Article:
Complications of Pediatric Renal Transplantation

Cristina Gonçalves, Ana Rita Sandes, Sara Azevedo, Rosário Stone, Margarida Almeida

Abstract


Background: Renal transplantation is the treatment of choice for children with end stage renal disease with positive impact on survival and quality of life. However, some complications affect morbidity and mortality. This study examines the renal transplantation complications profile in pediatric patients (< 18 y).
Material and Methods: Retrospective analysis of clinical files from renal transplantation patients followed in Pediatric Nephrology Unit from September 1995 to August 2010. Collection of data regarding: demography, end stage renal disease etiology, previous renal replacement therapy, graft loss and death, complications: surgical, infectious and non-infectious (acute and chronic rejection, primary disease recurrence, metabolic and cardiovascular risk factors). Descriptive statistical analysis was performed.
Results: 78 children (male: 48.7%), mean age at renal transplantation: 11.7 4.1 years. Previous peritoneal dialysis in 49 (62.6%). Five patients (6.4%) with preemptive renal transplantation. Median follow up: 37.5 months (1 - 169). Main end stage renal disease etiologies were urologic conditions in 41% and glomerular disease in 28.2%. Infectious complications occurred in 74%: viral: 56.4% (cytomegalovirus in 39.7%); bacterial in 53.8% (mainly urinary tract infections). Non-infectious complications were: 1) cardiovascular risk factors:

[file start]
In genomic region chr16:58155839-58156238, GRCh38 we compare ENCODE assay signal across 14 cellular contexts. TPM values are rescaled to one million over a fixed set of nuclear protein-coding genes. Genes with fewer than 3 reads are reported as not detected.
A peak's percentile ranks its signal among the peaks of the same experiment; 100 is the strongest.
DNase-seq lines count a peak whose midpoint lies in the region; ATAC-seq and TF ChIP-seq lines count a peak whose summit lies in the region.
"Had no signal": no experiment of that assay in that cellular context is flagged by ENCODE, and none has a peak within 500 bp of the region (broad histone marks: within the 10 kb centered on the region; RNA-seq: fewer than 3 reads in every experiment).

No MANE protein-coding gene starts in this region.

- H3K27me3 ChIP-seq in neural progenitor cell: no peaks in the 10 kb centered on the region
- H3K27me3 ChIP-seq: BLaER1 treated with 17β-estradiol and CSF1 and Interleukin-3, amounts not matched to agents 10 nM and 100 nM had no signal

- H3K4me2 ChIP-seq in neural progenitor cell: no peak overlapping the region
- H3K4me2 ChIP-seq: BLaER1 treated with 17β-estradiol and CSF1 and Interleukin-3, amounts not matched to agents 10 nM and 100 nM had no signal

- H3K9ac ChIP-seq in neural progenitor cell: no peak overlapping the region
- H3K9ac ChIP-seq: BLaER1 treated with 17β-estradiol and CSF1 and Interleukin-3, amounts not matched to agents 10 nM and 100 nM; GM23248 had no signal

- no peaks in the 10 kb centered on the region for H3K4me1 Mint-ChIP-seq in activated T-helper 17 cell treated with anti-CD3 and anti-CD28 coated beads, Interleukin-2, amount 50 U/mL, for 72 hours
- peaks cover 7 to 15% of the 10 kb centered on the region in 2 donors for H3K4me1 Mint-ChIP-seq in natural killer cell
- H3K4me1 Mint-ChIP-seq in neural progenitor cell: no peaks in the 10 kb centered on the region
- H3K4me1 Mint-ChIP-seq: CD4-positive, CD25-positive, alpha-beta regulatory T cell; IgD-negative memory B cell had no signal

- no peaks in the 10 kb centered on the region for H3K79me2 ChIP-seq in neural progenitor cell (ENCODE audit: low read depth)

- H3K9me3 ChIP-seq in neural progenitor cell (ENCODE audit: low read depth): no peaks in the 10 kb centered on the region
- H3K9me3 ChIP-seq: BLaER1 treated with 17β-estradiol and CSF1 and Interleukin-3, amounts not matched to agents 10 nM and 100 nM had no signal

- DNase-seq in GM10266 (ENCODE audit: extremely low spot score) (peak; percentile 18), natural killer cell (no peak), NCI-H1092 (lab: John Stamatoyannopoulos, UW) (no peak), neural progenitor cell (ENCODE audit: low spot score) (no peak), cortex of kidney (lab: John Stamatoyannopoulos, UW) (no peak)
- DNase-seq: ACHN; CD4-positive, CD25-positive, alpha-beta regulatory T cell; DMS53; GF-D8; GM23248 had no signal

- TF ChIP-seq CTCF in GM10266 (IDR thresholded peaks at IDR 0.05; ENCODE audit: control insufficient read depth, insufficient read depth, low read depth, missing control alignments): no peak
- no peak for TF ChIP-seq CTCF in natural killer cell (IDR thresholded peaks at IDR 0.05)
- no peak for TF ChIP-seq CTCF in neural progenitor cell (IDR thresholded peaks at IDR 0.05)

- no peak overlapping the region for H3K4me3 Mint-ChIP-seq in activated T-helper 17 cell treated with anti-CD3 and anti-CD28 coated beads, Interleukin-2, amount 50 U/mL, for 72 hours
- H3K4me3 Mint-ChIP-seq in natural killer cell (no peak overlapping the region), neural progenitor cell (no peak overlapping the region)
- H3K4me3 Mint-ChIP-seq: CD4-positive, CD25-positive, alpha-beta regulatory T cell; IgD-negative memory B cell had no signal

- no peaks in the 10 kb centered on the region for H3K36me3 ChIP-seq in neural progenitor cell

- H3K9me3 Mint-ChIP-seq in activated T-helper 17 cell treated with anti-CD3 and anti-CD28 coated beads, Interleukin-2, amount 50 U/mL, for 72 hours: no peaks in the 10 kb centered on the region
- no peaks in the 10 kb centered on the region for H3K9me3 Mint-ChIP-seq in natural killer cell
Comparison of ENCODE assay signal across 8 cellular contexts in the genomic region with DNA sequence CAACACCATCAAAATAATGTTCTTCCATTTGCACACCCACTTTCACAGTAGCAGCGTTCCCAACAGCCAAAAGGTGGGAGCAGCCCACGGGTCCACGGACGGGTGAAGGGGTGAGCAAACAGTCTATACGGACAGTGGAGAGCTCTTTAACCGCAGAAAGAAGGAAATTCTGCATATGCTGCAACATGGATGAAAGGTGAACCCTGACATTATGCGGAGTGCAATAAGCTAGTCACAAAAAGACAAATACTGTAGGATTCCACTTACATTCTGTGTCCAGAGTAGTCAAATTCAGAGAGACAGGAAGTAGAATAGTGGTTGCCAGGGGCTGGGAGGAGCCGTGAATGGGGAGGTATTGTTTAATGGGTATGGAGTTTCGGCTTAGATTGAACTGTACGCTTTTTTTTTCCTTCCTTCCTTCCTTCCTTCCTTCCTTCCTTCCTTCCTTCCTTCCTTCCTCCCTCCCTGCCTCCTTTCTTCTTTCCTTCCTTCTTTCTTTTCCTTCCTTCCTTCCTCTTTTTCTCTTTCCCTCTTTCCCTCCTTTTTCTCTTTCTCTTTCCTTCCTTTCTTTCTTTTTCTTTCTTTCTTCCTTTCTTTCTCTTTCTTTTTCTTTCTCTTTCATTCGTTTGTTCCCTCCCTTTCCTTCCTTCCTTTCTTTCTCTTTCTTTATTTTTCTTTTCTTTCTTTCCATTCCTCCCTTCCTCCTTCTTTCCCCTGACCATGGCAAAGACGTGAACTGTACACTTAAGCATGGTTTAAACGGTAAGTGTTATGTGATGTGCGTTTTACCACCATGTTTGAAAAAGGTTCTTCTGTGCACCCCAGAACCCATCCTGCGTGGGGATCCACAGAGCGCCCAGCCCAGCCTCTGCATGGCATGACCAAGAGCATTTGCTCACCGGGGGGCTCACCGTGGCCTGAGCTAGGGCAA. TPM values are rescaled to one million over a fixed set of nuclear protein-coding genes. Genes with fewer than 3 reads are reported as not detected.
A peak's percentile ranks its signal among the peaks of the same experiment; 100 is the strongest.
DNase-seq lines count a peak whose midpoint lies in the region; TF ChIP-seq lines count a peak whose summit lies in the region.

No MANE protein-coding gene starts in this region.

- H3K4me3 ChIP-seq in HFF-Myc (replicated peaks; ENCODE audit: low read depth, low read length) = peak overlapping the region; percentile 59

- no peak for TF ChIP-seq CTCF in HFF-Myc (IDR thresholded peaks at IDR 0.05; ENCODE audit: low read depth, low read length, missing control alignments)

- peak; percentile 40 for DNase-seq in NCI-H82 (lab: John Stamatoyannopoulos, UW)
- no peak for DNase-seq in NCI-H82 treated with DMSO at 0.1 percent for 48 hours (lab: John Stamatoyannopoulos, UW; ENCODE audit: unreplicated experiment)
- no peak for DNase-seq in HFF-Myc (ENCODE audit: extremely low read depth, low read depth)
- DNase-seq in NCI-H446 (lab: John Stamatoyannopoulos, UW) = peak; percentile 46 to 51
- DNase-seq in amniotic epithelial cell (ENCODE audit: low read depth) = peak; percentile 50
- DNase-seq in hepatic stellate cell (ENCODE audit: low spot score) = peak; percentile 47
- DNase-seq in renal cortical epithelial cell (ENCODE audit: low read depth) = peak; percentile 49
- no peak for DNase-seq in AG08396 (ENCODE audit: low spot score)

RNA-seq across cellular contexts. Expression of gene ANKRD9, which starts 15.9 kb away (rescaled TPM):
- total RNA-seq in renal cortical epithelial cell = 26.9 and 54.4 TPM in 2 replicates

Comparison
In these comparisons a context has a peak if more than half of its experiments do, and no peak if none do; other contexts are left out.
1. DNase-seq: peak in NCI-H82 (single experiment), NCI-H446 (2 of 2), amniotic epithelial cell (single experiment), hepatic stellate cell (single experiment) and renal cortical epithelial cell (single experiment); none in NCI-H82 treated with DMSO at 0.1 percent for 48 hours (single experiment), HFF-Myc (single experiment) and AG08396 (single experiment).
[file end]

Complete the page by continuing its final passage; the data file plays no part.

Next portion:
hypertension in 85.9%, hyperlipidemia in 16.7% and new onset diabetes post transplantation in 7.7%; 2) acute graft dysfunction
in 32.1%; graft chronic nephropathy 17.9%; 3) surgical complications 16.7%. In the first month after renal transplantation, surgical complications (11.5%) and bacterial infections were the most prevalent complications. Between the 1st and the 6th month there were more bacterial (34.6% patients) and viral (17.9% patients) infections. From 6th month on, cardiovascular risk factors (89.7% patients) became the more prevalent. There was one death.
Conclusions: The most frequent infections were viral, mainly CMV. Acute graft dysfunction was frequent after the 6th month, probably associated with poor compliance. New morbidities, namely cardiovascular risk factors, are emerging with the evolution of new diagnostic, prophylactic and therapeutic strategies for renal transplantation.

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